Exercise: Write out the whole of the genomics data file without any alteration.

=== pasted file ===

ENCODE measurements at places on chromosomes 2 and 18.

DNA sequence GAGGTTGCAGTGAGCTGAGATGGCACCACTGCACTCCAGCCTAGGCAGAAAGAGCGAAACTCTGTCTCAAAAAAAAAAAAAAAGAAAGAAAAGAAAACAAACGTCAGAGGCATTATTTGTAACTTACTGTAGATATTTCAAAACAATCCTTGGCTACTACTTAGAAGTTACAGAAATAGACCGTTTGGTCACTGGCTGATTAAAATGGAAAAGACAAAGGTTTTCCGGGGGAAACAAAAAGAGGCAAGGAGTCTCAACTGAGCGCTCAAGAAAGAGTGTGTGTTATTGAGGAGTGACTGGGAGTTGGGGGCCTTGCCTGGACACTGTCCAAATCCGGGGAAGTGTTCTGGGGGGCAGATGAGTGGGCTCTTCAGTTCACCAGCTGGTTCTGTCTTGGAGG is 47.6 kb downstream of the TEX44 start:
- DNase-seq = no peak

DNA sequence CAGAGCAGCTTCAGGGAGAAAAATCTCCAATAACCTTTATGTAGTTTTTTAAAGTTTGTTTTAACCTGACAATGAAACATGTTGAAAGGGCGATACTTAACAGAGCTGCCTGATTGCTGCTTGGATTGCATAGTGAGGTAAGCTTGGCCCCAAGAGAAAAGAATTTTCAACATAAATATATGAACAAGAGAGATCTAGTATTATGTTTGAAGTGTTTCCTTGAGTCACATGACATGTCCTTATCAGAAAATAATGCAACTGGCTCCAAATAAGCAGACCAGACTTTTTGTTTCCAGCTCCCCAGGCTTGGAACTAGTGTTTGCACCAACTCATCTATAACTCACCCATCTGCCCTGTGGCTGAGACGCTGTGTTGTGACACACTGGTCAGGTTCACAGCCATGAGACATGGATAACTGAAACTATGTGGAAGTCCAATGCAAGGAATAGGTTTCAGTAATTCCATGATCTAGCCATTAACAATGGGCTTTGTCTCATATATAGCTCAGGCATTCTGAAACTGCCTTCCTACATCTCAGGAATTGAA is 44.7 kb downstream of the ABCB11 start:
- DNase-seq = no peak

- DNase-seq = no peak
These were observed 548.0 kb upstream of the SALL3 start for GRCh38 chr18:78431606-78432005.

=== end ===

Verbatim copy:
ENCODE measurements at places on chromosomes 2 and 18.

DNA sequence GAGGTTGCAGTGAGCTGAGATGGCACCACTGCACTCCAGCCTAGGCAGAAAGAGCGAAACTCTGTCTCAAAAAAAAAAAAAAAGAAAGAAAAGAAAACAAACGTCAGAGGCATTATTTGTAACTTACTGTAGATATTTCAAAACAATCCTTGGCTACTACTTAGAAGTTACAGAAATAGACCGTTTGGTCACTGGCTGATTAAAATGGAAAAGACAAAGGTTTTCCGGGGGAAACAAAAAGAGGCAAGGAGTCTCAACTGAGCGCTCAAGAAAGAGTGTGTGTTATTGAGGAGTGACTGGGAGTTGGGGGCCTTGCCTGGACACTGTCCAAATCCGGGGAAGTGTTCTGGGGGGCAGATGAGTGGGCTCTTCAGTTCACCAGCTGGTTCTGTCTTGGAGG is 47.6 kb downstream of the TEX44 start:
- DNase-seq = no peak

DNA sequence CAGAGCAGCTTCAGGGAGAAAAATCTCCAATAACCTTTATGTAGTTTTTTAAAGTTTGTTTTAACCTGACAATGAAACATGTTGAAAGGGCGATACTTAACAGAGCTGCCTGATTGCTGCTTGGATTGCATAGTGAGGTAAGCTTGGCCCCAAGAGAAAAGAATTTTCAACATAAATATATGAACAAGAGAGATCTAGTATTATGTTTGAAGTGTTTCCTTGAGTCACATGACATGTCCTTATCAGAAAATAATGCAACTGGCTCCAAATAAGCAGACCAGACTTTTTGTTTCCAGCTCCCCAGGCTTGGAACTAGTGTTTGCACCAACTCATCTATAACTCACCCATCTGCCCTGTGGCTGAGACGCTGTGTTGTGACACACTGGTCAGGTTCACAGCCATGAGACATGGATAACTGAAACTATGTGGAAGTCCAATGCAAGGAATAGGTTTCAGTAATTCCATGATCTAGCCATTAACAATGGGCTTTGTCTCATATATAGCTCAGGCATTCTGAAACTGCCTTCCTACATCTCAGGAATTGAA is 44.7 kb downstream of the ABCB11 start:
- DNase-seq = no peak

- DNase-seq = no peak
These were observed 548.0 kb upstream of the SALL3 start for GRCh38 chr18:78431606-78432005.